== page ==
Study Finds What Popular Ultra-Processed Foods Can Do To Your Brain Health Later In Life

It's easy to indulge in processed foods, but that doesn't mean they're all that good for us. In fact, evidence shows that eating too much processed food is linked with a higher incidence of heart disease and higher rates of all-cause mortality, according to Medical News Today.

Unprocessed, on the other hand, are foods that are in their natural state. Fruits, unsalted nuts, and raw vegetables are examples of unprocessed foods. Processed foods, however, have undergone some kind of change from their natural form, and most of them come packaged or sealed to preserve freshness. Bread, soups, and canned fruits are considered processed food. Ultra-processed foods undergo even more change than processed foods and have added ingredients like salt, sugar, fat, flavor enhancers, and artificial colors (via Harvard Health Publishing). While these foods may be convenient to eat, new research published in JAMA Neurology seems to support the idea that ultra-processed foods increase the risk of cognitive decline, especially in middle-aged people.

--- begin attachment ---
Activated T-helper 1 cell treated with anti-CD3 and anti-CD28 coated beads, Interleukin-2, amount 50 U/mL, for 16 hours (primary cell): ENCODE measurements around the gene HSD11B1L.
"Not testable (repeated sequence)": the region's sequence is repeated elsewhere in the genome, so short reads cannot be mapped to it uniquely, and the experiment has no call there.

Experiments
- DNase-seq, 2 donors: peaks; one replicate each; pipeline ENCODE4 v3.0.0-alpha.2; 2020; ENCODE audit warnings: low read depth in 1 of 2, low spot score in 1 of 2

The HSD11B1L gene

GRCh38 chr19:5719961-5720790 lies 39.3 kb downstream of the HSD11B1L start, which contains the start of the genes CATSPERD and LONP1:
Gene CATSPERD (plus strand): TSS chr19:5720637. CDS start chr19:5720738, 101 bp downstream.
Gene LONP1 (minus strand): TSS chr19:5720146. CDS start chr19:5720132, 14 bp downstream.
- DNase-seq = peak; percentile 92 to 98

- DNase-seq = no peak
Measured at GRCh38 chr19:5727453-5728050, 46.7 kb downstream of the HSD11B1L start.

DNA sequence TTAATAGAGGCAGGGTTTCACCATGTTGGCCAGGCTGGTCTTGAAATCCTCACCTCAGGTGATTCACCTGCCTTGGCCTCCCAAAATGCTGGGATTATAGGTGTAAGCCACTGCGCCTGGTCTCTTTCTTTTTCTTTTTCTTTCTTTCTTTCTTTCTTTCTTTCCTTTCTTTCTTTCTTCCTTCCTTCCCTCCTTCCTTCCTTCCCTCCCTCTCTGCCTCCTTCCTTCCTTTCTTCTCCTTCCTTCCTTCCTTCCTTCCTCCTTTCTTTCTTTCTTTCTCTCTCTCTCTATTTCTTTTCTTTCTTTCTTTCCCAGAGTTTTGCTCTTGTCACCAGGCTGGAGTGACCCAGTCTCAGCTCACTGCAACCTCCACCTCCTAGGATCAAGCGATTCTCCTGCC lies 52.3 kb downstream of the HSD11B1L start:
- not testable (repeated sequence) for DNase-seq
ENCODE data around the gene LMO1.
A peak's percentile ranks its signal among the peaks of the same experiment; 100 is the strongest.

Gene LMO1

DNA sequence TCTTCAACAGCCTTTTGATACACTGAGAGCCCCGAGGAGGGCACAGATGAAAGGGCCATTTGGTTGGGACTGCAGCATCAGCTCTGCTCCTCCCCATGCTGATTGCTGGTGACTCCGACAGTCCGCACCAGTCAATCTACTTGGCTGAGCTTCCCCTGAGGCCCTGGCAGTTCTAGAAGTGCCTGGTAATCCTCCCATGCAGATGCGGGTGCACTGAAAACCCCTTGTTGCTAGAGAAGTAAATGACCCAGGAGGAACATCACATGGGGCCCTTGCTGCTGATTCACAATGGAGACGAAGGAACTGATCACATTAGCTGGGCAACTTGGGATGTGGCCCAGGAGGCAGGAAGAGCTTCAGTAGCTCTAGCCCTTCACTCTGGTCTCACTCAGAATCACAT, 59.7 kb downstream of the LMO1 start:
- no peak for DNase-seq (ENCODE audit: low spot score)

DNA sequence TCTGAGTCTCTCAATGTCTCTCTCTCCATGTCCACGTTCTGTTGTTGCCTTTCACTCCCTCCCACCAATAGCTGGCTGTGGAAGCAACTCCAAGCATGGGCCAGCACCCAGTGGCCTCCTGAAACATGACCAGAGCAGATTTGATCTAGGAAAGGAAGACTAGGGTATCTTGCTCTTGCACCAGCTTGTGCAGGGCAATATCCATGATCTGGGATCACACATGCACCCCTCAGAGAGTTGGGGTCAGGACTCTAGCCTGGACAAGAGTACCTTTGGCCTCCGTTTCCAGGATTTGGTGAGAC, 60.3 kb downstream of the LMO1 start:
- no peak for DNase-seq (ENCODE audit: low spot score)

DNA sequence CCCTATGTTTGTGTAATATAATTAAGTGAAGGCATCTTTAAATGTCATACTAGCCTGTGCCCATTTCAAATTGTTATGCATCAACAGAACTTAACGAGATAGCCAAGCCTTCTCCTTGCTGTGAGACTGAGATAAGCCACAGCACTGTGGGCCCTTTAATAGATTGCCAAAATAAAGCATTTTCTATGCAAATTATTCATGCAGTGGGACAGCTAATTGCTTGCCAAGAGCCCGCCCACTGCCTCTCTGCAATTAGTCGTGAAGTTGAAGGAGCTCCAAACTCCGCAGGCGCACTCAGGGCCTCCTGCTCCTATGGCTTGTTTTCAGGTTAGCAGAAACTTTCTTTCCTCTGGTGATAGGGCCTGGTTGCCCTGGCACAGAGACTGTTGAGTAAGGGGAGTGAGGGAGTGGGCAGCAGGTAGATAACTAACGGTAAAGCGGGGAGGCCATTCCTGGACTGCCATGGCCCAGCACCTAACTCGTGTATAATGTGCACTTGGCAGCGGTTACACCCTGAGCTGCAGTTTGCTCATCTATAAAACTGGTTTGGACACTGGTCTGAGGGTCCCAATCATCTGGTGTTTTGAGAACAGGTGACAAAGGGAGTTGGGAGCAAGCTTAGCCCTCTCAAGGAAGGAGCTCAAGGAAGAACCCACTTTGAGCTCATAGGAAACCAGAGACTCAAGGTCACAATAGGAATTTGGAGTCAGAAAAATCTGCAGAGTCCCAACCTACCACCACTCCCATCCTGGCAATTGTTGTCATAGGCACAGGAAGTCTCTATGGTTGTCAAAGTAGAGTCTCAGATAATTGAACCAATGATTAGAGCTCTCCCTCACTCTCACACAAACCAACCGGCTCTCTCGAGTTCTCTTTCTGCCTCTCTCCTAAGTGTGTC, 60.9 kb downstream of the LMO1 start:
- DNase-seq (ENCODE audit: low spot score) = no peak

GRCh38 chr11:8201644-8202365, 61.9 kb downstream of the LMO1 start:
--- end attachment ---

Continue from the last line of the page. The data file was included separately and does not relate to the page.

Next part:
Ultra-processed foods increase the risk for cognitive impairment

The prospective cohort study involved people from six Brazilian cities. Researchers examined the mental health of participants between 2008 and 2019 and the participants were between the ages of 35 to 74 years old. Of those, 54.6% were women and 53.1% were caucasian. The participants were asked to divide the food they consumed into four groups: group one — foods that were unprocessed or minimally processed; group two — processed culinary ingredients; group three — processed foods; and group four — ultra-processed foods.

Researchers found that individuals whose daily diet consisted of more than 19.9% of ultra-processed foods had a 28% faster rate of overall cognitive decline and a 25% faster rate of decline in executive functions after eight years. "Limiting UPF [(ultra-processed food)] consumption, particularly in middle-aged adults, may be an efficient form to prevent cognitive decline," the study authors note in their conclusion. Limiting these foods also reduces the number of trans fats, calories, and refined carbohydrates — all of which can contribute to several health conditions, including type 2 diabetes and obesity (via Medical News Today).